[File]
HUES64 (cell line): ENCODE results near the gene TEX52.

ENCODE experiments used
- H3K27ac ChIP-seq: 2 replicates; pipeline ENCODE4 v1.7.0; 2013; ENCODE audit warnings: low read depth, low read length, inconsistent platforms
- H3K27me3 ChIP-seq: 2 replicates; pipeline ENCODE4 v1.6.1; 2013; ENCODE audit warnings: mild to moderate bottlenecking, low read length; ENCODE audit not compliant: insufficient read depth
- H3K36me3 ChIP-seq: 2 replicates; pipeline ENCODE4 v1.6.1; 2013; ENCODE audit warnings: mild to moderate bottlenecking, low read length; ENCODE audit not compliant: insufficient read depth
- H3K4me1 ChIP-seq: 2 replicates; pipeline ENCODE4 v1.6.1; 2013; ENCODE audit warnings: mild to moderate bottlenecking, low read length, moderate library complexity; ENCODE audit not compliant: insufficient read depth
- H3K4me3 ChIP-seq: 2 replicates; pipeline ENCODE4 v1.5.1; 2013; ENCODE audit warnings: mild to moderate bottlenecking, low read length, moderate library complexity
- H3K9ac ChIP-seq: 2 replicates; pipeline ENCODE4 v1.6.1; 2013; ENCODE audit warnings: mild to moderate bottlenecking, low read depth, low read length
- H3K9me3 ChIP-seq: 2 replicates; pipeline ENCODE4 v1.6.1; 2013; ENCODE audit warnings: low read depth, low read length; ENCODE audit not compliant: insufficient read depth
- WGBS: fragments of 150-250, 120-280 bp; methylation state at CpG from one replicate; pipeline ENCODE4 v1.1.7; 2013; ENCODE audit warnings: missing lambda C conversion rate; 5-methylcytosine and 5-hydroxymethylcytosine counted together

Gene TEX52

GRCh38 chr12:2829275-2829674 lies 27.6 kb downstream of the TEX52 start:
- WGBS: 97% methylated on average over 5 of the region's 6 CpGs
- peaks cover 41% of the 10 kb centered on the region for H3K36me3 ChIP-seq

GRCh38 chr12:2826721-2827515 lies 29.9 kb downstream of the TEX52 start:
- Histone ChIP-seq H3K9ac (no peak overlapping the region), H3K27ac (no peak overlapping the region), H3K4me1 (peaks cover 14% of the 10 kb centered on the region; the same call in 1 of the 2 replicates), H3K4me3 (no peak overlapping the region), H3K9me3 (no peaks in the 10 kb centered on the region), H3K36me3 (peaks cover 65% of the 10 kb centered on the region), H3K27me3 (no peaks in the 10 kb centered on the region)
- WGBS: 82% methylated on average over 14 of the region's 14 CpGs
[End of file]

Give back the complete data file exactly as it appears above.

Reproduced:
HUES64 (cell line): ENCODE results near the gene TEX52.

ENCODE experiments used
- H3K27ac ChIP-seq: 2 replicates; pipeline ENCODE4 v1.7.0; 2013; ENCODE audit warnings: low read depth, low read length, inconsistent platforms
- H3K27me3 ChIP-seq: 2 replicates; pipeline ENCODE4 v1.6.1; 2013; ENCODE audit warnings: mild to moderate bottlenecking, low read length; ENCODE audit not compliant: insufficient read depth
- H3K36me3 ChIP-seq: 2 replicates; pipeline ENCODE4 v1.6.1; 2013; ENCODE audit warnings: mild to moderate bottlenecking, low read length; ENCODE audit not compliant: insufficient read depth
- H3K4me1 ChIP-seq: 2 replicates; pipeline ENCODE4 v1.6.1; 2013; ENCODE audit warnings: mild to moderate bottlenecking, low read length, moderate library complexity; ENCODE audit not compliant: insufficient read depth
- H3K4me3 ChIP-seq: 2 replicates; pipeline ENCODE4 v1.5.1; 2013; ENCODE audit warnings: mild to moderate bottlenecking, low read length, moderate library complexity
- H3K9ac ChIP-seq: 2 replicates; pipeline ENCODE4 v1.6.1; 2013; ENCODE audit warnings: mild to moderate bottlenecking, low read depth, low read length
- H3K9me3 ChIP-seq: 2 replicates; pipeline ENCODE4 v1.6.1; 2013; ENCODE audit warnings: low read depth, low read length; ENCODE audit not compliant: insufficient read depth
- WGBS: fragments of 150-250, 120-280 bp; methylation state at CpG from one replicate; pipeline ENCODE4 v1.1.7; 2013; ENCODE audit warnings: missing lambda C conversion rate; 5-methylcytosine and 5-hydroxymethylcytosine counted together

Gene TEX52

GRCh38 chr12:2829275-2829674 lies 27.6 kb downstream of the TEX52 start:
- WGBS: 97% methylated on average over 5 of the region's 6 CpGs
- peaks cover 41% of the 10 kb centered on the region for H3K36me3 ChIP-seq

GRCh38 chr12:2826721-2827515 lies 29.9 kb downstream of the TEX52 start:
- Histone ChIP-seq H3K9ac (no peak overlapping the region), H3K27ac (no peak overlapping the region), H3K4me1 (peaks cover 14% of the 10 kb centered on the region; the same call in 1 of the 2 replicates), H3K4me3 (no peak overlapping the region), H3K9me3 (no peaks in the 10 kb centered on the region), H3K36me3 (peaks cover 65% of the 10 kb centered on the region), H3K27me3 (no peaks in the 10 kb centered on the region)
- WGBS: 82% methylated on average over 14 of the region's 14 CpGs